In the mid 1800s, American Party (Know Nothings) were violently against Catholic immigrants and rioting took place in many Irish neighborhoods across the country. One of the most violent took place in Louisville, KY on 6 August 1855. It was election day and nativists were against allowing Catholics to vote. Irish and German immigrants, most of them Catholic, made up nearly a quarter of Louisville’s population of 43,000 at the time, but most native-born residents were Protestant and many were members of the American Party.
George Prentice, editor of the Louisville Daily Journal newspaper, a predecessor of The Courier-Journal, was widely accused of inflaming the mobs in editorials in the days before the riot. He denounced: the most pestilent influence of the foreign swarms, loyal to a pope he called: an inflated Italian despot who keeps people kissing his toes all day. The next day the paper reported: On Sunday night, large detachments of men were sent to the First and Second Wards to see that the polls were properly opened. These men, the “American Executive Committee” supplied with the requisite refreshments, and as may be imagined they were in very fit condition to see that the rights of freemen were respected. Indeed they discharged the important trusts committed to them in such manner as to commend them forever to the admiration of out-laws! They opened the polls; they provided ways and means for their own party to vote; they bluffed and bullied all those who could not show the sign; they in fact converted the election into a perfect farce, without one redeeming or qualifying phase.
Peter Smith of The Courier-Journal wrote Moving through the main streets of town, the Protestant mobs attacked and slaughtered immigrant Catholics — with ropes, guns, clubs and pitchforks. At the end of what the Catholic bishop described as a daylong “reign of terror,” and what history would call Bloody Monday, at least 22 people were dead. By early morning, the polls were taken over by the American party who hindered the vote of every man who could not identify himself as a supporter of the American Party. In the Sixth Ward bullies drove two from the polls and forced them to run a gauntlet in which they were beat unmercifully, stoned and stabbed. In the afternoon a general row occurred on Shelby Street, extending from Main to Broadway where some 14 or 15 men were shot, two or three were killed, and a number of houses were broken into and pillaged. About 4 PM a crowd armed with shot-guns, muskets and rifles were about to attack the Catholic church on Shelby street when Louisville’s Mayor stopped them. An hour later the large brewery on Jefferson street, near the junction of Green, was set ablaze. Later, three Irishmen going down Main Street, near Eleventh, were attacked. The Irish fought back, firing from the windows of their houses on Main Street. After dusk, a row of frame houses on Main Street between Tenth and Eleventh, the property of Mr. Quinn, an Irishman, were torched. The flames spread across the street destroying 12 houses tenanted by Irish, and when any of the tenants tried to escape the flames, they were shot down. At least five men were burned to death, having been so badly wounded that they could not escape from the burning buildings. One elderly longtime citizen’s murdered body was thrown into the flames of his burning property. The victim’s only crime, lamented the Daily Democrat newspaper, was: that he was an Irishman and a Catholic. After all the outrages committed by the American Party that day, the mob having satisfied its appetite for blood, demonstrated against the Journal’s competitor newspapers – the Times and the Democrat offices, breaking a few windows, and burning the sign of the Times office.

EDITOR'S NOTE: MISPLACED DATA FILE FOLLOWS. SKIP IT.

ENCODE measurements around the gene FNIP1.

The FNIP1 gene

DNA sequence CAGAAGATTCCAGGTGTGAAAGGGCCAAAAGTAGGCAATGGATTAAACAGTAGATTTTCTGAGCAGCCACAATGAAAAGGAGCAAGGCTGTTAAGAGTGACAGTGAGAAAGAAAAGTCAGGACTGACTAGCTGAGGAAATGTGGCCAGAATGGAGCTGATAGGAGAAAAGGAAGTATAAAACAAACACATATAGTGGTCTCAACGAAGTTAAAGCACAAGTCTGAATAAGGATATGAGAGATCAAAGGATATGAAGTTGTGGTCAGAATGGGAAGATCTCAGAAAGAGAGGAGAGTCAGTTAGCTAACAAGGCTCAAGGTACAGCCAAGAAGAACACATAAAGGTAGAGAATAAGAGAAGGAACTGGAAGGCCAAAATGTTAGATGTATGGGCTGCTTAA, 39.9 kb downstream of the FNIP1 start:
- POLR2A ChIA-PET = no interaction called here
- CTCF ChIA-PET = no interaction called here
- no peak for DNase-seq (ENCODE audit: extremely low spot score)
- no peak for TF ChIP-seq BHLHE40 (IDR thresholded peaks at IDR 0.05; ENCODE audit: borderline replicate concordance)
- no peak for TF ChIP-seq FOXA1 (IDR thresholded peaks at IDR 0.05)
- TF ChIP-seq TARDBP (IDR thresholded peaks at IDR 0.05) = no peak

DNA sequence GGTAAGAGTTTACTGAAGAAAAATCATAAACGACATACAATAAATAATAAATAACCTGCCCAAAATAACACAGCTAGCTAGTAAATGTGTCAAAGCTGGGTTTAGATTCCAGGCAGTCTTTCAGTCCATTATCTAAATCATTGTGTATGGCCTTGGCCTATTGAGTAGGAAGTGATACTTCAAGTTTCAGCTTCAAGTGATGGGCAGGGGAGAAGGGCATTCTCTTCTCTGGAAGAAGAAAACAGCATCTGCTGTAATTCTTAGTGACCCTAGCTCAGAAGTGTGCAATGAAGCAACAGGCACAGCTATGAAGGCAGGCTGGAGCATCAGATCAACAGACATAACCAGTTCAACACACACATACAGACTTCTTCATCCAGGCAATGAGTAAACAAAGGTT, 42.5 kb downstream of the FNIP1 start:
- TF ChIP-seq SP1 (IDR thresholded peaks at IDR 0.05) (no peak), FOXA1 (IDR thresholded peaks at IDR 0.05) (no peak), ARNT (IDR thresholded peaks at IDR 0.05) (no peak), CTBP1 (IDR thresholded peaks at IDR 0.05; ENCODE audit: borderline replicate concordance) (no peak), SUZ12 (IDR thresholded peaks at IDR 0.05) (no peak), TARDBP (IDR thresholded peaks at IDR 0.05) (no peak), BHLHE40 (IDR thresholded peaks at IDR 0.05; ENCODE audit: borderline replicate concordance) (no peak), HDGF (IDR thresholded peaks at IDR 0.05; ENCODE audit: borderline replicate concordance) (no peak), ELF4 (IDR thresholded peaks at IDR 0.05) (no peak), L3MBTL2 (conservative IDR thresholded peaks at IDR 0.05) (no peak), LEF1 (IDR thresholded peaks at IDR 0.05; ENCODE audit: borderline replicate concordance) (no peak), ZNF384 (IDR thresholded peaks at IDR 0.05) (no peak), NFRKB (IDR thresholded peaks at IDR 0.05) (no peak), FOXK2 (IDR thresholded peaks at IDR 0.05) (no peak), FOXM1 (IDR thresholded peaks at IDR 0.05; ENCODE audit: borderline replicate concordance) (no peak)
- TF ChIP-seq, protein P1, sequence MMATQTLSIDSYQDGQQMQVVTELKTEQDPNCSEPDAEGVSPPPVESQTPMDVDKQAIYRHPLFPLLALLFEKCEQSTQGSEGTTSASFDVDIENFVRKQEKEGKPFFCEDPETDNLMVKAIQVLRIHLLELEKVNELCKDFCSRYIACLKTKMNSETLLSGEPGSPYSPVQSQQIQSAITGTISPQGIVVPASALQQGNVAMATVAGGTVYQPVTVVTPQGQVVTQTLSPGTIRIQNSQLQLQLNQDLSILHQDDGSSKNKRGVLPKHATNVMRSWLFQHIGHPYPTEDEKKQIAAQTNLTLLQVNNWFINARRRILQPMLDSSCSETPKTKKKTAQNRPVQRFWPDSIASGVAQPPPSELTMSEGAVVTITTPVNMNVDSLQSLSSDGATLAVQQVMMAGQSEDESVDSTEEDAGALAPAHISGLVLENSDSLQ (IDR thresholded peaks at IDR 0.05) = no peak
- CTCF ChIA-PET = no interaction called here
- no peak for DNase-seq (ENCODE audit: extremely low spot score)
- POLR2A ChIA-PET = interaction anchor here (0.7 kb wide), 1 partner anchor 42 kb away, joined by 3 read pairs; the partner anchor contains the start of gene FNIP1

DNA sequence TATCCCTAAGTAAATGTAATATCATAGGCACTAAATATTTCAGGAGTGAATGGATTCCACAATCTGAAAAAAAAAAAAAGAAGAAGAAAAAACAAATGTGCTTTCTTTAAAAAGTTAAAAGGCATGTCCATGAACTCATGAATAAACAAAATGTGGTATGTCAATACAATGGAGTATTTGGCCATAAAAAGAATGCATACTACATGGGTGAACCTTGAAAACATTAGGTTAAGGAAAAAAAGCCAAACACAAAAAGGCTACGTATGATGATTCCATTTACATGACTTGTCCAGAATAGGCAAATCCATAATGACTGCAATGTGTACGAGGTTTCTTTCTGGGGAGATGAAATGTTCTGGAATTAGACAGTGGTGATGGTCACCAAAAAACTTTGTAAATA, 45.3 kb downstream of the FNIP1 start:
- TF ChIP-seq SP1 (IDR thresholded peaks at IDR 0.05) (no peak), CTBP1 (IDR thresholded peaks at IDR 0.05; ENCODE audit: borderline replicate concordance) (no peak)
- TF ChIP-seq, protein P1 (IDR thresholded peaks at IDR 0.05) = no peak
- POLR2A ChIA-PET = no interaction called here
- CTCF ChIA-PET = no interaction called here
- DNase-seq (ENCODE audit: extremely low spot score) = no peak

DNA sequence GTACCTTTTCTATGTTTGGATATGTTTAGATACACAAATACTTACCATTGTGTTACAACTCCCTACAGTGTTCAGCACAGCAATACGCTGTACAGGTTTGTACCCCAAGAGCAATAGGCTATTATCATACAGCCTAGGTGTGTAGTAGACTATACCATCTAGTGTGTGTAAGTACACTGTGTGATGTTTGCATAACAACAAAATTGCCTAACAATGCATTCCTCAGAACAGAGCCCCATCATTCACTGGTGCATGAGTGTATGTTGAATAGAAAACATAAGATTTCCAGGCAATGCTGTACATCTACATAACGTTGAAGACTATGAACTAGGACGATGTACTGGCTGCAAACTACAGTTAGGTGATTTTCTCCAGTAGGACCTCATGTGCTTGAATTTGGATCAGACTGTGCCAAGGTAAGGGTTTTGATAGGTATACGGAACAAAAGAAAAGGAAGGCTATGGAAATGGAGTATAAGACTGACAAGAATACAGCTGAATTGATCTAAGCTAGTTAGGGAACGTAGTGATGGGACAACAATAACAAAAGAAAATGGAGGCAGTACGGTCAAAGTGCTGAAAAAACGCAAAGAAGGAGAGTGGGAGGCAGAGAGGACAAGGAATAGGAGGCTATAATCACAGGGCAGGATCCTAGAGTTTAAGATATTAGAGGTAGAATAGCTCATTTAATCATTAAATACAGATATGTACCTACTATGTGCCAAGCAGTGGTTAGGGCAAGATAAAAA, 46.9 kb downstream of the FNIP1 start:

The Rev. Clyde Crews, author of a history of the Archdiocese of Louisville, said that then-Louisville Bishop Martin Spalding and Protestant leaders began establishing this more tolerant environment immediately after Bloody Monday, when they called for calm rather than revenge.
On the Courier-Journal’s 150th anniversary, editor Keith Runyan wrote: Prentice’s raw bigotry is part of the past that we have to live with, but I don’t think that’s our legacy; the newspaper of 1855 was about as far as you can get from The Courier-Journal of 2005, Editorially, we always have been concerned in modern times about minority rights, about assimilation, about fair treatment of immigrants.
Today, Louisville has three private agencies for refugees and has gained national attention for such interfaith endeavors as its annual Festival of Faiths and its network of neighborhood community ministries. Present-day immigrants find Louisville very welcoming and open to people from not only Germany and Ireland but everywhere. In contrast to times past, there is such a wonderful ecumenical environment, noted Rev. Bill Hammer, head of the Office of Ecumenical and Inter-religious Relations for the Roman Catholic Archdiocese of Louisville.
Then, in 1995, then AOH president Paul Whitty applied for a Bloody Monday historic marker to be placed between 10th and 11th Streets on West Main, the site of the burning of a row of frame houses owned by Patrick Quinn. In 2005, the 150th anniversary of the tragedy, metro government and civic groups sponsored a panel discussion and bus tour to places connected to the riots and the AOH and German-American Club raised funds to erect a marker which was unveiled on August 4, 2006 between 10th and 11th Streets on West Main Street. This month, America’s leading Irish Catholic organization – the Ancient Order of Hibernians – will be welcomed by the citizens of Louisville and especially the local Father Abram Ryan Division of that order, some of whose ancestors may have lived through that tragedy.